As a young EMT and paramedic, I had relatively little education about acute myocardial infarctions. In the age of the 3-lead ECG, education was largely focused on arrhythmia detection and how to differentiate heart blocks, tachycardia and bradycardia. Detection of heart attack was largely based upon history and physical exam findings.
Three decades later, the thought of relying on a physical exam to diagnose a ST- elevation myocardial infarction (STEMI) is hard to imagine. Although we’ve made remarkable progress in the prehospital detection of STEMI, we’ve made significantly less progress in the diagnosis of acute stroke.
Our initial focus on triage for stroke was the simple identification of stroke vs. stroke mimic, followed by establishment of systems for prehospital activation of stroke centers.
Our goal was to get patients to a center where they had established teams that could rapidly evaluate patients, provide a CT scan of the head to differentiate hemorrhagic from ischemic stroke, and administer intravenous fibrinolytics, such as tPA.
There have been multiple hospital and prehospital scoring systems to aid in the diagnosis of stoke and determination of stroke severity. Since the mid-1990s, the gold standard for evaluation of stroke has been the NIH Stroke Severity score. This 15-factor, 42-point score was designed to create a common language in the evaluation of stroke patients by correlating exam findings with a scoring system. This score has been a reliable tool in predicting outcomes from stroke, as well as responses to interventions like tPA.
Challenges in Differentiation
Although there’s been some progress in severity scoring and differentiating stroke vs. stroke mimic, differentiating hemorrhagic vs. ischemic stroke remains challenging.
There have been prehospital efforts to improve this differentiation, such as the introduction of the stroke ambulance equipped with a CT scanner. Although these scanners are increasing in popularity, the logistical and financial impacts make them unlikely candidates for widespread use. Some stroke ambulances can cost $1 million per unit, not including the staffing and equipment costs, estimated at $500,000 per year.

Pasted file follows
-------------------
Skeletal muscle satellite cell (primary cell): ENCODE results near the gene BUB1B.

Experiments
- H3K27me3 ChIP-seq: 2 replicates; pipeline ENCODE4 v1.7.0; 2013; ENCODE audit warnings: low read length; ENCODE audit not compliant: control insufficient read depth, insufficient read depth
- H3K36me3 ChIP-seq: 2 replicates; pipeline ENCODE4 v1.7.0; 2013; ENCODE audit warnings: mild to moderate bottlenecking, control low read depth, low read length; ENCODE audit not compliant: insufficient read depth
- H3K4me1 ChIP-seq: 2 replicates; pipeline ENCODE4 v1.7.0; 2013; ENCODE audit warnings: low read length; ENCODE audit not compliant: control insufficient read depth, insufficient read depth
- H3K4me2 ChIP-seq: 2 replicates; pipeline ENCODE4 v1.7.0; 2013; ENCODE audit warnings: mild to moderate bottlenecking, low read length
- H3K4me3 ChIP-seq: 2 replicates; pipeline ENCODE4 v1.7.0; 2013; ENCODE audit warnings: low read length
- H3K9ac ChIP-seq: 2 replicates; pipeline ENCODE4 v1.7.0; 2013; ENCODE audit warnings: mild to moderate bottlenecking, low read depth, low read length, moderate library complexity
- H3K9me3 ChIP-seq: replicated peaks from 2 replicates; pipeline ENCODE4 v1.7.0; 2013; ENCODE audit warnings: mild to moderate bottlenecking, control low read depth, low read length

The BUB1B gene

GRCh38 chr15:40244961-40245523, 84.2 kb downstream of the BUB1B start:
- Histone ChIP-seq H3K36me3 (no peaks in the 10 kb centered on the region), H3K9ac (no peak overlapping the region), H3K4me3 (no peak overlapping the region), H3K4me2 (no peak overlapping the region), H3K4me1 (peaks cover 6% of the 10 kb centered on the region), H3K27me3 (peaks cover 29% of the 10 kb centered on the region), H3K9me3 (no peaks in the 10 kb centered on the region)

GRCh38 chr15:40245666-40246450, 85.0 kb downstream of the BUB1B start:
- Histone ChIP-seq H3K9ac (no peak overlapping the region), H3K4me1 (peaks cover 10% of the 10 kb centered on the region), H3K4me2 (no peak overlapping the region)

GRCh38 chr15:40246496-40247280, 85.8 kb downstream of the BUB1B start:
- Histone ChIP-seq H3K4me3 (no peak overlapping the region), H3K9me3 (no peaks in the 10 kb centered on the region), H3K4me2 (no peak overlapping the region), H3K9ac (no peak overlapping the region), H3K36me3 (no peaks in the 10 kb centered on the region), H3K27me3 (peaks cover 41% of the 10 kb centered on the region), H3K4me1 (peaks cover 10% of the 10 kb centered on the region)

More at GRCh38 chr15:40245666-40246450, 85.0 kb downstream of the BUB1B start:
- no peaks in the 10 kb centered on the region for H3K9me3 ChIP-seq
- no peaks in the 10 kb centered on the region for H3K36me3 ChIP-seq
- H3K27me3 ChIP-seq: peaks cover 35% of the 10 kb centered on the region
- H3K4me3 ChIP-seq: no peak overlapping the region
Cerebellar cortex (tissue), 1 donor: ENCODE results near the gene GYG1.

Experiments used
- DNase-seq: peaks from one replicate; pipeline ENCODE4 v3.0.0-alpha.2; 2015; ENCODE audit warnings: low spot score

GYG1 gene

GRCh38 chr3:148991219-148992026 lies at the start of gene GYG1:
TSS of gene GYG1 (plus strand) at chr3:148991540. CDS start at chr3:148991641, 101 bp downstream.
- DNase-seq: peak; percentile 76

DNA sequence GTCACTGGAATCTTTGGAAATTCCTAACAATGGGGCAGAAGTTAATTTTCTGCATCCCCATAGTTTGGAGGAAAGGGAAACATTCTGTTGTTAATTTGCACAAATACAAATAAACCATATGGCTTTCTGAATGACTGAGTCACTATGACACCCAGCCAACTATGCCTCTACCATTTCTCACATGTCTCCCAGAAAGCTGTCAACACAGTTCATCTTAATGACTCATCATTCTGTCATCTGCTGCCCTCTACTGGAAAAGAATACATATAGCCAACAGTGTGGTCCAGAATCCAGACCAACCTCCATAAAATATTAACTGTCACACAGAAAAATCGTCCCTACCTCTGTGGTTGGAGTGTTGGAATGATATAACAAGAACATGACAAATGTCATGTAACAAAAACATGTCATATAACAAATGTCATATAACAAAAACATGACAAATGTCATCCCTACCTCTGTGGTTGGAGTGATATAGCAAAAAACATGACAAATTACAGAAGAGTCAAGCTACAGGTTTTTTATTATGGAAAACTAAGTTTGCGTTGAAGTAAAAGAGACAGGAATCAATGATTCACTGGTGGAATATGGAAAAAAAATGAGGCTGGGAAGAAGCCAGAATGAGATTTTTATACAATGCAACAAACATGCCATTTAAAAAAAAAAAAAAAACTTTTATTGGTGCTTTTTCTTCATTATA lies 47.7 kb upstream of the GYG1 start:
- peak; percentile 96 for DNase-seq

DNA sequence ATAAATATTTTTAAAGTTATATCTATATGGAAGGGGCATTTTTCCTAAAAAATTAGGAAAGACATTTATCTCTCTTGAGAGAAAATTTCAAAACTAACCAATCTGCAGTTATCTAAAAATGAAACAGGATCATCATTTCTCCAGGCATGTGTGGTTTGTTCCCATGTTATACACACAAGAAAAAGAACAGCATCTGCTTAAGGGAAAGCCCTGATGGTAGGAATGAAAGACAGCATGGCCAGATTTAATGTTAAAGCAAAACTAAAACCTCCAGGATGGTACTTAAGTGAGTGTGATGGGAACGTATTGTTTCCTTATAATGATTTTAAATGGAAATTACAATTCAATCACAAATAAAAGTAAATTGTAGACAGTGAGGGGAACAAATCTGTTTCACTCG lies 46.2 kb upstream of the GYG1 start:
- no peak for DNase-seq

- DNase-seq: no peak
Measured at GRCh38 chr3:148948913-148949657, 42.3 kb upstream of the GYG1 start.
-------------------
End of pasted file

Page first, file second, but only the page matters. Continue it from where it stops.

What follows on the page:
What’s desperately needed is a convenient way to differentiate stroke vs. stroke mimic, hemorrhagic vs. ischemic, and large vessel occlusion (LVO) from non-LVO infarction.
This is even more important now that recent publications have shown the significant benefit of identification of LVO and the time dependence associated with endovascular therapy.
A 2016 meta-analysis pooled data from major endovascular studies and revealed not only a significant benefit to endovascular thrombectomy, but also an important time- dependent association with improvement in disability from stroke.1
The study found that one in every 100 patients had a significant increase in disability for every nine minutes of delay in endovascular thrombectomy. Patients who received endovascular thrombectomy at 480 minutes had an almost 40% decrease in the chance of independent function at three months compared to those who received the therapy at 180 minutes from symptom onset.1
Some have argued that primary stroke centers can quickly screen patients and then transfer patients to a comprehensive center capable of thrombectomy therapy. In this study, there was a delay of up to one hour in reperfusion time among transferred patients compared to direct arrival patients.1
Advances in Triage
There are several biotech companies exploring out-of-hospital stroke triage that hold the potential for significant advancement. One concept involves the use of biomarkers associated with the immune response that results from acute strokes. Not only does this have the potential to detect stroke vs. stroke mimic, it may also be able to differentiate hemorrhagic vs. ischemic and LVO vs. non-LVO.
This technology has the potential to provide a highly sensitive and specific way for EMS providers to accurately triage and navigate our patients to the appropriate facility.
Another concept uses a modified and portable electroencephalogram (EEG) that can be easily carried in the back of an ambulance.
It uses an algorithm to diagnose stroke electronically, and it may also be able to differentiate between stroke types.
Though these technologies are still being developed, they offer hope for the future of rapid and accurate triage for stroke.
Due to time-dependent associations between appropriate intervention and outcomes, along with the significant morbidity, mortality and costs associated with stroke care in the United States, we can expect rapid and significant advancement in stroke triage in the coming years.
EMS needs a diagnostic tool that goes beyond a simple history and physical exam, so we can navigate our stroke patients to the closest facility that can provide the appropriate intervention for their stroke pathology.
1. Saver JL, Goyal M, van der Lugt A. Time to treatment with endovascular thrombectomy and outcomes from ischemic stroke: A meta-analysis. JAMA. 2016;316(12):1279–1289.